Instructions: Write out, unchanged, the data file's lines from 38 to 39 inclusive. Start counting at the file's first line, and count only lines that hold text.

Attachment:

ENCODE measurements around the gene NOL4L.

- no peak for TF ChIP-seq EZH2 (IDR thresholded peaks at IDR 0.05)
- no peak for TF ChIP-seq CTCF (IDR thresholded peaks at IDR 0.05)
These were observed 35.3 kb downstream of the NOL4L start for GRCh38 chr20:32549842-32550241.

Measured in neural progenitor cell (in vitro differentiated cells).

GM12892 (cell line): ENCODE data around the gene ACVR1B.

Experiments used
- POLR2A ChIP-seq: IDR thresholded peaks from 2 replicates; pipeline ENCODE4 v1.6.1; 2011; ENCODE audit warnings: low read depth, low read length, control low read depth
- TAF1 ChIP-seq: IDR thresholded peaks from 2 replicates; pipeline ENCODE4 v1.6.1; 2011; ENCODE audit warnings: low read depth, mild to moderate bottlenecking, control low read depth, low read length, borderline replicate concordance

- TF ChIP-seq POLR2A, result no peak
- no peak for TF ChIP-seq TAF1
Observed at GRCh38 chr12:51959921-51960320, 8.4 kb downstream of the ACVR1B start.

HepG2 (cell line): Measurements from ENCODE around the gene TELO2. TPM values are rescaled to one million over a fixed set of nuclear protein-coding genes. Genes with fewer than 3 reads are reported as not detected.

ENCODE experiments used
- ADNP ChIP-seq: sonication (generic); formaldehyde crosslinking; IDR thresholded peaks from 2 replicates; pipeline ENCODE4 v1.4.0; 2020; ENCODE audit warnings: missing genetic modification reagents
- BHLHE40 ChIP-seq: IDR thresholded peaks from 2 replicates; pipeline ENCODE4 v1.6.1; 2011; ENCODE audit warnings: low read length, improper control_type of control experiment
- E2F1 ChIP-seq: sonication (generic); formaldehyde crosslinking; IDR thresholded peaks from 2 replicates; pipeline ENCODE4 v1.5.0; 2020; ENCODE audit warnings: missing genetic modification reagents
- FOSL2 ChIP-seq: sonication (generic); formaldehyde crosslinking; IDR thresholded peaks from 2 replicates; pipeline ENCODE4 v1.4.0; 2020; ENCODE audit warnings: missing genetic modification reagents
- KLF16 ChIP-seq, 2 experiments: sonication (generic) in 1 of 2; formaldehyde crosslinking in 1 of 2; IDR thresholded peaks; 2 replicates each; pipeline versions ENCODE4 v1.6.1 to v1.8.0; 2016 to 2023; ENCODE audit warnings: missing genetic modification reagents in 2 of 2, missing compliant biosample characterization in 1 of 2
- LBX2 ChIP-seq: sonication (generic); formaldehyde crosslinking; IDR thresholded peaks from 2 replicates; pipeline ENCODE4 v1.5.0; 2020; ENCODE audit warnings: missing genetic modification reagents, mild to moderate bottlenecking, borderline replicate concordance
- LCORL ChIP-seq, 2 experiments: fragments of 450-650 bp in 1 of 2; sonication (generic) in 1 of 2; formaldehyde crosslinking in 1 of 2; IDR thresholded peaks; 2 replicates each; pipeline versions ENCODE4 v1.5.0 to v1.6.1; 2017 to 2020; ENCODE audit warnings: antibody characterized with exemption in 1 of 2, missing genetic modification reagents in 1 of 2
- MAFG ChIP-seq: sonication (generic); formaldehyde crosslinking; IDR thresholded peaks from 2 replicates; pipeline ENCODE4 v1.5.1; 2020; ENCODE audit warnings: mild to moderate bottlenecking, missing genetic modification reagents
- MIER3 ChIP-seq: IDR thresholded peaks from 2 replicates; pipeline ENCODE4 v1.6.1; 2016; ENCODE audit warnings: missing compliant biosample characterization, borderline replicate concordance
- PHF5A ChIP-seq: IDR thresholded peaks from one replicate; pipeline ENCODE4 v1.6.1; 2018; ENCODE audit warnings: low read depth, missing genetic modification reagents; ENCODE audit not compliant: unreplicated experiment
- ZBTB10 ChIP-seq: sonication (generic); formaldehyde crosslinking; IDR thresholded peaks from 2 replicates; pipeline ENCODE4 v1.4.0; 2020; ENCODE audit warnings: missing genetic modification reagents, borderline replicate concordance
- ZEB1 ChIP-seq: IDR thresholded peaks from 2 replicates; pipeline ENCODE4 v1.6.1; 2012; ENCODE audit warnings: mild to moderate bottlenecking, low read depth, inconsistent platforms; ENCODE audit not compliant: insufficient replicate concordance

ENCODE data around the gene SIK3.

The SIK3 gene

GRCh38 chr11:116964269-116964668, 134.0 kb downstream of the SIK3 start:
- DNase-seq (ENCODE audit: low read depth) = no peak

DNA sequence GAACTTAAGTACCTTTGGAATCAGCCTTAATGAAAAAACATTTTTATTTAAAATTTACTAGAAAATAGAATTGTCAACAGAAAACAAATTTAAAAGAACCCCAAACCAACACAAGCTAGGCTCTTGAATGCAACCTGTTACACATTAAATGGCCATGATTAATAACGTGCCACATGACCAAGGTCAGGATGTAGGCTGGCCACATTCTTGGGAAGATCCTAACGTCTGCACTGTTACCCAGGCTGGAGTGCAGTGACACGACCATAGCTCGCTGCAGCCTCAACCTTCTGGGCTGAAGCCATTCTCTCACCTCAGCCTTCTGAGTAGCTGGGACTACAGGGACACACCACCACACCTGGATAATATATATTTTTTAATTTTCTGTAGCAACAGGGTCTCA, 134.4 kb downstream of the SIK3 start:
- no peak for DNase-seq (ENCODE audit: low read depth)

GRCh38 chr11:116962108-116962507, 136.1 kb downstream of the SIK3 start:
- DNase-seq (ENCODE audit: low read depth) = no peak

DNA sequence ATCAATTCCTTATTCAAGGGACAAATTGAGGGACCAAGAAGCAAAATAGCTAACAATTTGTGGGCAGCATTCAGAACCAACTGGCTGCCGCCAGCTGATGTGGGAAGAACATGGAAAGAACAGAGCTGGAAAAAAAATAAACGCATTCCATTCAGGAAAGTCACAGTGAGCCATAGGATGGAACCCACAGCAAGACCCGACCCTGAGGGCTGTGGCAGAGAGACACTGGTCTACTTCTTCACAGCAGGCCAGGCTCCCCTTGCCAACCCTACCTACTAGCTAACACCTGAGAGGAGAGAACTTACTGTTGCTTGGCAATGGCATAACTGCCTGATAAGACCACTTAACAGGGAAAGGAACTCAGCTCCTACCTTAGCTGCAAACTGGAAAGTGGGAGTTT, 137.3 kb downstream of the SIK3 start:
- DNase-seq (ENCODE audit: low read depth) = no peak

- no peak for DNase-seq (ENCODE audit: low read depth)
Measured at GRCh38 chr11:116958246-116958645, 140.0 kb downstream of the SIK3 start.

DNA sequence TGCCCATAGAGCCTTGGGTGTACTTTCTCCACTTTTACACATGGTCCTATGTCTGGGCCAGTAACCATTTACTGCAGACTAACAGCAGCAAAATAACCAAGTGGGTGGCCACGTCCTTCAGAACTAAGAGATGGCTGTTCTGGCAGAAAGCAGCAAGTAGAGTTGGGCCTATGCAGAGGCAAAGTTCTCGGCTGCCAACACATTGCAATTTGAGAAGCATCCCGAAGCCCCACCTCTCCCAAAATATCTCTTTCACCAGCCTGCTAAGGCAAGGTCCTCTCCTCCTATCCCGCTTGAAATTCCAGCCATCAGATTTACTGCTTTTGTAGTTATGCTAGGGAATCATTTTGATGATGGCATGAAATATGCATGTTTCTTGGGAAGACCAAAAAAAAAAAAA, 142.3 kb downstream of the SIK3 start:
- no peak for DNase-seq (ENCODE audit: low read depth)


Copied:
Measured at GRCh38 chr11:116958246-116958645, 140.0 kb downstream of the SIK3 start.

DNA sequence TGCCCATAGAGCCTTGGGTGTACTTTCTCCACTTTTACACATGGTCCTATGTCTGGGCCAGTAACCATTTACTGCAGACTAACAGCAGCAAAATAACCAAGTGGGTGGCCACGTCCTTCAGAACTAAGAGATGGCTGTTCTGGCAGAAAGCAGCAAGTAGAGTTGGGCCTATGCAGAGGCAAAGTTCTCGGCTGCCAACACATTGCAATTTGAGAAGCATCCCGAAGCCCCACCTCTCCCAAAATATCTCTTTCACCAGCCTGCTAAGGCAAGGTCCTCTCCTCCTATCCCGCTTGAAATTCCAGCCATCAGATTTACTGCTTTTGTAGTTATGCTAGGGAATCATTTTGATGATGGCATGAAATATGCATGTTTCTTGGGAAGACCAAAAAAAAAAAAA, 142.3 kb downstream of the SIK3 start: